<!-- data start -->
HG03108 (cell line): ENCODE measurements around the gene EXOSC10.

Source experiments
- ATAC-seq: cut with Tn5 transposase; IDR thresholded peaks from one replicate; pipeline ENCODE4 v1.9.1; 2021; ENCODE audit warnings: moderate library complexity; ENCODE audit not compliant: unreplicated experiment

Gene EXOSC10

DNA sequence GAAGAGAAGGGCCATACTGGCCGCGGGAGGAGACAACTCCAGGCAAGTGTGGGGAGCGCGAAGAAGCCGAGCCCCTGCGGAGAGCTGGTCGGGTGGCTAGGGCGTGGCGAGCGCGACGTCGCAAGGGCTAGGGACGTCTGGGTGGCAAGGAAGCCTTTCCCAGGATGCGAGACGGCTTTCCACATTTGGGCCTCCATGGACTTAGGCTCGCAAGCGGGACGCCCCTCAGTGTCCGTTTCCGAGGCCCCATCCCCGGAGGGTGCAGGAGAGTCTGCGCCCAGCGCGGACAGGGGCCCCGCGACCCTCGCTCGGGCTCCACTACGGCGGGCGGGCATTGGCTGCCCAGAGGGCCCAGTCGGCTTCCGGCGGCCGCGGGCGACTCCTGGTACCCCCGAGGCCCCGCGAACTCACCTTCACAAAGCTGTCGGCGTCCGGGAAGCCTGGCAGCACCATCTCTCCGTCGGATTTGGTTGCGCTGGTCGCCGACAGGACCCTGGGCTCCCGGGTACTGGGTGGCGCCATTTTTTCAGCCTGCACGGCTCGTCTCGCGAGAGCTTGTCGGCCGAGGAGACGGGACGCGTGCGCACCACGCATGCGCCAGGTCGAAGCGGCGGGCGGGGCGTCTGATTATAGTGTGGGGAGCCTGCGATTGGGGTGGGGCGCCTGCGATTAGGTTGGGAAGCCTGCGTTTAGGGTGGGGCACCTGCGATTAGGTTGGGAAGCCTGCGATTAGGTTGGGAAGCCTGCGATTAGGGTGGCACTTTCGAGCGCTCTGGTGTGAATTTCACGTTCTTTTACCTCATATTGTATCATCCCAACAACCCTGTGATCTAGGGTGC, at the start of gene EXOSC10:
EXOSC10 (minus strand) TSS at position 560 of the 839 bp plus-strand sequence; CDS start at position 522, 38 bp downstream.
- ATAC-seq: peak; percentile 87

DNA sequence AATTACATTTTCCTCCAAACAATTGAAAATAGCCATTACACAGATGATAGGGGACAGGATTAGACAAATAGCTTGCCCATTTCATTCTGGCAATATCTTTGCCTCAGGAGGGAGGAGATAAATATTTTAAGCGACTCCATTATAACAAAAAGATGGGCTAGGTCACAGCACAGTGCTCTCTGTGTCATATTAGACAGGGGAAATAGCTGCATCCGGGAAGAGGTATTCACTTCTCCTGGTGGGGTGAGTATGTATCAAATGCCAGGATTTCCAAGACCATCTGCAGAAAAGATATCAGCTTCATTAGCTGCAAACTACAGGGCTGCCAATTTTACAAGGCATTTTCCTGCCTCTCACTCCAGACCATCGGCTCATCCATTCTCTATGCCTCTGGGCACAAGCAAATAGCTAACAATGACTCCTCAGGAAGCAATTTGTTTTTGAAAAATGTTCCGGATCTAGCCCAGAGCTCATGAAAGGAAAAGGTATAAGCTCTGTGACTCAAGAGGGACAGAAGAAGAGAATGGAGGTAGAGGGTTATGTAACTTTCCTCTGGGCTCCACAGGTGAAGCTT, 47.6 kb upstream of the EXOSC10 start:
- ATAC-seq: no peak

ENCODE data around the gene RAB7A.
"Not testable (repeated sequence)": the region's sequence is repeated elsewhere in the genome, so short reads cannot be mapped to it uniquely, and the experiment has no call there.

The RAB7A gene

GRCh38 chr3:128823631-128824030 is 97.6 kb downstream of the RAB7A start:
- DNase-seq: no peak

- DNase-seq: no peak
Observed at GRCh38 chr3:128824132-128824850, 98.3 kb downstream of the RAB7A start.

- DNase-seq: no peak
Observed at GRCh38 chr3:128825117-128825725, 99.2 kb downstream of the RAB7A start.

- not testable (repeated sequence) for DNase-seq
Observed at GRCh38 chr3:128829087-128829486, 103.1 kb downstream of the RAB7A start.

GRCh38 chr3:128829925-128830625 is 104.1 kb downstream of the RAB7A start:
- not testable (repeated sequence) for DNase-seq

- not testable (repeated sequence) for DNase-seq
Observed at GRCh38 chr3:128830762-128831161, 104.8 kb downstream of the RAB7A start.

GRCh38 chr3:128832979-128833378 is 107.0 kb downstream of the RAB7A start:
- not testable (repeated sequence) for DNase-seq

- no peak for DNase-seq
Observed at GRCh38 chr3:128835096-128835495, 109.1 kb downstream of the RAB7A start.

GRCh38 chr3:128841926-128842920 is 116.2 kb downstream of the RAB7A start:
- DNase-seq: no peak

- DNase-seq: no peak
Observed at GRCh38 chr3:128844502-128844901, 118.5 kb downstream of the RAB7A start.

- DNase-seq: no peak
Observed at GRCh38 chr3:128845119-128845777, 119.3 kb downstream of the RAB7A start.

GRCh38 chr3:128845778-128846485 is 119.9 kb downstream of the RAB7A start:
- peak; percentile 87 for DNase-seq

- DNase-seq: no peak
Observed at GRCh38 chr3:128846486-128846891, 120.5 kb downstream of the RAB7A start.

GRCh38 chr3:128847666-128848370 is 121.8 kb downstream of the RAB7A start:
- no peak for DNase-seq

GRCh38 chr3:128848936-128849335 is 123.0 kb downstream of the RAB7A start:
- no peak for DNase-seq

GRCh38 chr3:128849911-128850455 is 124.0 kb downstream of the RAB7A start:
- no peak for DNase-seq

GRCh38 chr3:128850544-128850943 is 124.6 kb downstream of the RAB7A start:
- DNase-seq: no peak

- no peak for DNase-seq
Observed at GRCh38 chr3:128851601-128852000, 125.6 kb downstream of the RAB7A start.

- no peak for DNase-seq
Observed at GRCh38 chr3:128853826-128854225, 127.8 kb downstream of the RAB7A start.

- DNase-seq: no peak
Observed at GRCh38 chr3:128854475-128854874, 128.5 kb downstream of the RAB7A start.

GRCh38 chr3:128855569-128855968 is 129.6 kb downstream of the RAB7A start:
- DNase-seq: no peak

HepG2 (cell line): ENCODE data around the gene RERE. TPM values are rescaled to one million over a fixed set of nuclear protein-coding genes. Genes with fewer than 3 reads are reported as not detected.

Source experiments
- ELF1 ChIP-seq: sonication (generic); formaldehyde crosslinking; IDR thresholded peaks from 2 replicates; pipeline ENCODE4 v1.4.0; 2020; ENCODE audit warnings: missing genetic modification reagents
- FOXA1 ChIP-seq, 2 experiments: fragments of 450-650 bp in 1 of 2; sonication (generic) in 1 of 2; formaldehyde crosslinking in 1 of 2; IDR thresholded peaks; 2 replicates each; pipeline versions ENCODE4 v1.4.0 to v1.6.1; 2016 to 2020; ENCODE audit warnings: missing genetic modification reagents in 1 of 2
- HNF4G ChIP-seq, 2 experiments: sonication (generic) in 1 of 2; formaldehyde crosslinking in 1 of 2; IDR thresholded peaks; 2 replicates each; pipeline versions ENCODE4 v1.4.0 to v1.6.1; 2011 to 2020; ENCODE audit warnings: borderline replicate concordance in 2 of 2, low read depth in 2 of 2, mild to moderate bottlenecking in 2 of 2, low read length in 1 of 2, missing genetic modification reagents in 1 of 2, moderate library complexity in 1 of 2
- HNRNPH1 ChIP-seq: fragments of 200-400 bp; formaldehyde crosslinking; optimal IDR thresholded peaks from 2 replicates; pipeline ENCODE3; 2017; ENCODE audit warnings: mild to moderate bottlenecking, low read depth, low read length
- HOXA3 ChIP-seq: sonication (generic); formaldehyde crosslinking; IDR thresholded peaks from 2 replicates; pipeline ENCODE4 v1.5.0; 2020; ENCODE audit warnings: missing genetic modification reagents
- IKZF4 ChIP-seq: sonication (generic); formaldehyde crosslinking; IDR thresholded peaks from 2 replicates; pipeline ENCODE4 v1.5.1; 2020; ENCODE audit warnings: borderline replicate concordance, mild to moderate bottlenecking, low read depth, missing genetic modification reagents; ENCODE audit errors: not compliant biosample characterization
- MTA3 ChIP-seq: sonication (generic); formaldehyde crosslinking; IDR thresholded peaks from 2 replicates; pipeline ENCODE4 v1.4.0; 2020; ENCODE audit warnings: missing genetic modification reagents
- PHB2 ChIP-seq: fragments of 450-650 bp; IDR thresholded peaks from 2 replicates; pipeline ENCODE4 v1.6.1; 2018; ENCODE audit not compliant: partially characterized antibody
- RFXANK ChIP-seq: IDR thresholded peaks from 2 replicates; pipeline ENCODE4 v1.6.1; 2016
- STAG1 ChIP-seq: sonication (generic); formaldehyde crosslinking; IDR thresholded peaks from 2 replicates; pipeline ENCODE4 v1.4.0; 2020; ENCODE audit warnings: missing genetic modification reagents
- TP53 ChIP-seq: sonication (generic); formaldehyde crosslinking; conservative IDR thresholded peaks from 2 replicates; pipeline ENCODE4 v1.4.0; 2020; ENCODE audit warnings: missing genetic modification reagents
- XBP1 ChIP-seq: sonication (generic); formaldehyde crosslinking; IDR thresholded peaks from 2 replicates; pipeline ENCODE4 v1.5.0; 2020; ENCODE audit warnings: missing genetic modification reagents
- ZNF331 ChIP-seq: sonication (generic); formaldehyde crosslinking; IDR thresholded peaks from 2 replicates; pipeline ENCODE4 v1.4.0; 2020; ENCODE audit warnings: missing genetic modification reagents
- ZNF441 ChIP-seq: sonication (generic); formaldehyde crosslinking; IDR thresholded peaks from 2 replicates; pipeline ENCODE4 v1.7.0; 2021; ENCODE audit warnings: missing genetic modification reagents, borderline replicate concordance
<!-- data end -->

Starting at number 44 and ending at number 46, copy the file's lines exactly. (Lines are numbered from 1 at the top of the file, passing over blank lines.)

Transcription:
- no peak for DNase-seq

GRCh38 chr3:128850544-128850943 is 124.6 kb downstream of the RAB7A start:
- DNase-seq: no peak